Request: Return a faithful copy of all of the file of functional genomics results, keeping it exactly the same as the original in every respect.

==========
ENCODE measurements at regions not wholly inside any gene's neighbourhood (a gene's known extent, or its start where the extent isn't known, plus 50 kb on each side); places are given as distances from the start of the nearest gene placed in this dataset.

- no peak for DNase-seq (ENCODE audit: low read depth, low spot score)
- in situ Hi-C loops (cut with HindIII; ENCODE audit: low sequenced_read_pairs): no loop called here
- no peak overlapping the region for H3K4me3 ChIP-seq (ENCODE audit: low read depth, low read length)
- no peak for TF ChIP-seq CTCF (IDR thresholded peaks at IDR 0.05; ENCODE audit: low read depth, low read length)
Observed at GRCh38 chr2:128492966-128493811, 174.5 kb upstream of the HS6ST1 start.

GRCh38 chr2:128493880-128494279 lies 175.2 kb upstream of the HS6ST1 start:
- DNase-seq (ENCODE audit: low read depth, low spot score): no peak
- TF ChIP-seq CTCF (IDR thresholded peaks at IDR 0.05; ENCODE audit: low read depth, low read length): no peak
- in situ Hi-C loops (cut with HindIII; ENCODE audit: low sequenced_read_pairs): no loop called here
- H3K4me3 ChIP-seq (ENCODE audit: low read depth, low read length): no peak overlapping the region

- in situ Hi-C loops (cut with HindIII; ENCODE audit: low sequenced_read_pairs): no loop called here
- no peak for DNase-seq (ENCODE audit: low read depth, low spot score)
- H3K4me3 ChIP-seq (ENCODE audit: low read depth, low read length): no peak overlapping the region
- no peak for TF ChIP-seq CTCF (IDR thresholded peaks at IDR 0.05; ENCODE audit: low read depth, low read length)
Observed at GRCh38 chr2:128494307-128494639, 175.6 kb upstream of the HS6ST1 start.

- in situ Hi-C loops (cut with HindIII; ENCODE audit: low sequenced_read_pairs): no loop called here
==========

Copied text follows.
ENCODE measurements at regions not wholly inside any gene's neighbourhood (a gene's known extent, or its start where the extent isn't known, plus 50 kb on each side); places are given as distances from the start of the nearest gene placed in this dataset.

- no peak for DNase-seq (ENCODE audit: low read depth, low spot score)
- in situ Hi-C loops (cut with HindIII; ENCODE audit: low sequenced_read_pairs): no loop called here
- no peak overlapping the region for H3K4me3 ChIP-seq (ENCODE audit: low read depth, low read length)
- no peak for TF ChIP-seq CTCF (IDR thresholded peaks at IDR 0.05; ENCODE audit: low read depth, low read length)
Observed at GRCh38 chr2:128492966-128493811, 174.5 kb upstream of the HS6ST1 start.

GRCh38 chr2:128493880-128494279 lies 175.2 kb upstream of the HS6ST1 start:
- DNase-seq (ENCODE audit: low read depth, low spot score): no peak
- TF ChIP-seq CTCF (IDR thresholded peaks at IDR 0.05; ENCODE audit: low read depth, low read length): no peak
- in situ Hi-C loops (cut with HindIII; ENCODE audit: low sequenced_read_pairs): no loop called here
- H3K4me3 ChIP-seq (ENCODE audit: low read depth, low read length): no peak overlapping the region

- in situ Hi-C loops (cut with HindIII; ENCODE audit: low sequenced_read_pairs): no loop called here
- no peak for DNase-seq (ENCODE audit: low read depth, low spot score)
- H3K4me3 ChIP-seq (ENCODE audit: low read depth, low read length): no peak overlapping the region
- no peak for TF ChIP-seq CTCF (IDR thresholded peaks at IDR 0.05; ENCODE audit: low read depth, low read length)
Observed at GRCh38 chr2:128494307-128494639, 175.6 kb upstream of the HS6ST1 start.

- in situ Hi-C loops (cut with HindIII; ENCODE audit: low sequenced_read_pairs): no loop called here